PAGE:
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Jenner & Block was recognized as the number one law firm in the country for pro bono service by The American Lawyer magazine in its annual “Pro Bono Honor Roll.” The magazine’s rankings were published in its July 2008 issue.
The Firm obtained a number one ranking through a combination of having 174.8 average pro bono hours per attorney in 2007, the highest of any law firm, as well as 92.8% of attorneys with at least 20 pro bono hours. The American Lawyer combined these two metrics and assigned Jenner & Block with a “pro bono score” of 133.8, which was 20 points higher than any other law firm in America.
“This is a tremendous honor and reflects the hard work everyone at Jenner & Block devoted in 2007 to helping the neediest in our community,” said Firm Chairman Anton R. Valukas.
“This year’s recognition highlights the Firm’s longstanding core value of commitment to our community and underscores the depth and diversity of our pro bono program,” added Susan C. Levy, Jenner & Block’s Managing Partner.
The Firm’s long-standing tradition of providing legal services to the needy has been recognized by The American Lawyer as one of the top ten programs in the country every year since 1990, including Jenner & Block being ranked #1 also in 1999.
Yet, the numbers do not tell the whole story of the many Firm clients with limited means or whose civil or human rights were at stake in 2007, noted Partners Barry Levenstam and David W. DeBruin, Co-Chairs of Jenner & Block’s Pro Bono Committee.
For instance, The American Lawyer recognized the Firm’s class action lawsuit on behalf of public housing residents displaced by Hurricane Katrina, which was filed in 2006 against the U.S. Department of Housing and Urban Development (HUD), the Housing Authority of New Orleans, and other officials. The residents’ homes have been shuttered since the disaster and they have not been allowed back into public housing. The lawsuit was filed on the basis that the agencies’ actions violate the Fair Housing Act, as well as other state and federal laws.
Over 6000 hours were devoted to the New Orleans matter by Firm attorneys in 2007, the American Lawyer noted. Jenner & Block recently filed an appeal of a lower court's decision to deny a preliminary injunction to stop the government from demolishing the clients' homes in the matter. The Firm is separately moving forward with the class action claims relating to the inadequacy of the government's attempts at making substitute housing available through voucher programs. In addition, Jenner & Block is assisting with grass roots and other advocacy to help insure the Firm's clients - the displaced residents of public housing - are included in the New Orleans rebuilding efforts, rather than cast aside.
The American Lawyer also recognized the Firm’s efforts to help numerous people obtain asylum in the United States, permitting the refugees, who had been persecuted in their native lands on ethnic and political grounds, to remain in the United States and seek citizenship. The Firm has helped nearly 20 individuals obtain asylum in the Unites States over the last two years. In one notable 2007 case, the Seventh Circuit granted asylum to a Ugandan woman who was assaulted and abused when she refused to consent to an arranged marriage in Uganda, which marked the first time that an immigration judge in the Seventh Circuit has recognized “women sold into arranged marriages” as a “social group” for purposes of granting asylum in the United States. In another, the Firm secured asylum for Four Tibetan Buddhists persecuted by the Chinese government due to their political and religious convictions. The Firm devoted over 3,300 pro bono hours to asylum matters in 2007.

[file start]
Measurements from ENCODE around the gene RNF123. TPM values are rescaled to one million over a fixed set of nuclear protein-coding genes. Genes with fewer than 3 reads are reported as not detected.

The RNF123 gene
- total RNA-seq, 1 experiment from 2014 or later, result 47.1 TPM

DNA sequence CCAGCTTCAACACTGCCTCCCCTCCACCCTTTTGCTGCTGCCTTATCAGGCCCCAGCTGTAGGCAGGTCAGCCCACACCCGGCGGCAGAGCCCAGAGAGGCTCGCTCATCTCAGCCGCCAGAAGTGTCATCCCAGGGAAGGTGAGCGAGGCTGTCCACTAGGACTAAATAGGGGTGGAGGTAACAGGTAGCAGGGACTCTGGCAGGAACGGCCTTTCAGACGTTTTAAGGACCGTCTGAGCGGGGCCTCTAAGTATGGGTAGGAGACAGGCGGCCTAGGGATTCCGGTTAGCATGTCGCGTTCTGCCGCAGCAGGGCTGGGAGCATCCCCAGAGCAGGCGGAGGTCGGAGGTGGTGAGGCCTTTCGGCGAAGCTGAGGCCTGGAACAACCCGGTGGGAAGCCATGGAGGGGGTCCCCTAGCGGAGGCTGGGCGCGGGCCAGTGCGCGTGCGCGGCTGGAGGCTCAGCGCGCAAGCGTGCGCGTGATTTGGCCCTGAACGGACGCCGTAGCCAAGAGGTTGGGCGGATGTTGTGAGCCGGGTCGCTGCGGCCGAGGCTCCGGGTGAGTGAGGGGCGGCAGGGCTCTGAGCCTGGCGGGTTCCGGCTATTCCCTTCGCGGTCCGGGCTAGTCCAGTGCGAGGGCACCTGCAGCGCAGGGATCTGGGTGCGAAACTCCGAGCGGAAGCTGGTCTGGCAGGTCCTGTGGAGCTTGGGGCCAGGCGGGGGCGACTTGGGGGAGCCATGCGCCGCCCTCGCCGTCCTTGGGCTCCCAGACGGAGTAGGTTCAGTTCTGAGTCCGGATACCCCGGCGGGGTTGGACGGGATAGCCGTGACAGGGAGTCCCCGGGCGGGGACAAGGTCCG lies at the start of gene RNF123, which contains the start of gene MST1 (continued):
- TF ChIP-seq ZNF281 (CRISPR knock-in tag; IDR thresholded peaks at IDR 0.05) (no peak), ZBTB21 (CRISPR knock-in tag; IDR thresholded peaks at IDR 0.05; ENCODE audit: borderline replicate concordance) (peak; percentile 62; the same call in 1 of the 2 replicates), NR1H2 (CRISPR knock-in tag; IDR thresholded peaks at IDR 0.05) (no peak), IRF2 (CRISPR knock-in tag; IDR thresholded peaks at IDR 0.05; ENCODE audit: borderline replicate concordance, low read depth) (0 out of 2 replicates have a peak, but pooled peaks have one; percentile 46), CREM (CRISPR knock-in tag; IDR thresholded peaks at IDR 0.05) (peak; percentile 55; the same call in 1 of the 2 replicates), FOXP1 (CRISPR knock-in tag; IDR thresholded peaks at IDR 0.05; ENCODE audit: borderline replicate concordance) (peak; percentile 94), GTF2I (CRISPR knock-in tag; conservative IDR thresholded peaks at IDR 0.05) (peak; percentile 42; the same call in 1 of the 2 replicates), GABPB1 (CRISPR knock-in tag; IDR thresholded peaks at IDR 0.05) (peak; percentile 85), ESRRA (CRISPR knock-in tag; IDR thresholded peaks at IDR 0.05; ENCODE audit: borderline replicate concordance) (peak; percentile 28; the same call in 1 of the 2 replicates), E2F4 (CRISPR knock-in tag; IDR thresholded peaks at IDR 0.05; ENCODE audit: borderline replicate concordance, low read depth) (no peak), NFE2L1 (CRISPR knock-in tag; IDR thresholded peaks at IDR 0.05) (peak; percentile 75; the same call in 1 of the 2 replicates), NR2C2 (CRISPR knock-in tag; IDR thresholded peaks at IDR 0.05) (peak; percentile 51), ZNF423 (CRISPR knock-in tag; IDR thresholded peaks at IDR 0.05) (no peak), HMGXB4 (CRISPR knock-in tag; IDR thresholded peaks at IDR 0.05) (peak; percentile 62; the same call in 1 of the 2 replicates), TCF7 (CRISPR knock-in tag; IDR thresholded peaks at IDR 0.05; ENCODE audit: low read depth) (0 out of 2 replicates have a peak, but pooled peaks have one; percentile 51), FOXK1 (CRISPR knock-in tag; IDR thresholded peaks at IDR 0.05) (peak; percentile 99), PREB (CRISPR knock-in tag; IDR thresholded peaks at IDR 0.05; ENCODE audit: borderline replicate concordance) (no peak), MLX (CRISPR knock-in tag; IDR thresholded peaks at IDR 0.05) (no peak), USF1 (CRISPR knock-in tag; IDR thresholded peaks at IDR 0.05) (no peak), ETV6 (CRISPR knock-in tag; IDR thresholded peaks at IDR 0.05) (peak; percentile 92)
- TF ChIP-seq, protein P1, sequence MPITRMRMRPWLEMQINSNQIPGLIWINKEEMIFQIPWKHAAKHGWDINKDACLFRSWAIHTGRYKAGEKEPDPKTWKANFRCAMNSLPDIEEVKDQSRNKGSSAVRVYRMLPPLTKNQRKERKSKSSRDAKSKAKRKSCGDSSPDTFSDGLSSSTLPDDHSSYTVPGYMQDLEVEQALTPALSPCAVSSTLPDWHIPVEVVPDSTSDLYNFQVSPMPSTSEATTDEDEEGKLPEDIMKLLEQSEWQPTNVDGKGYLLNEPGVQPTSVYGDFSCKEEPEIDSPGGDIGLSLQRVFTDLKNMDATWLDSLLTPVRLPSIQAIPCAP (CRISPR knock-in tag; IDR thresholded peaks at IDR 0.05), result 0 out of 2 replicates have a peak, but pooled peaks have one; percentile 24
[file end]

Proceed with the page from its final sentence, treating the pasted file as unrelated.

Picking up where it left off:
Jenner & Block also made major efforts to combat human trafficking in the United States and abroad, devoting over 900 hours to such matters. In one case, for example, the Firm served as co-counsel with CASA of Maryland, a public interest group, in a federal suit against a foreign official working in Washington, DC, for allegedly trafficking a household servant to the U.S. and forcing her to work in inhumane conditions for years without compensation. The court ordered back wages, punitive damages and compensatory damages for emotional distress.
The Firm’s impact was also evident in the communities in which Jenner & Block attorneys and their clients live. In New York City, for example, Jenner & Block served as pro bono counsel for “Garden in Transit,” a groundbreaking public arts project organized by nonprofit Portraits of Hope in which participants from hundreds of New York schools, hospitals and after-school programs collaborated to decorate thousands of New York City taxi cabs with large, vibrant flower images. Meanwhile, also in New York, Jenner & Block serves as a Special Master in connection with civil suits brought by New York City against over a dozen gun dealers, as part of an effort to curtail the flow of illegal handguns into the city.
Please click here to view the pro bono rankings as published in the July 2008 issue of The American Lawyer magazine.
For details on all of the Firm’s pro bono work in 2007, please click here to view Jenner & Block’s 2007 pro bono report, The Heart of the Matter.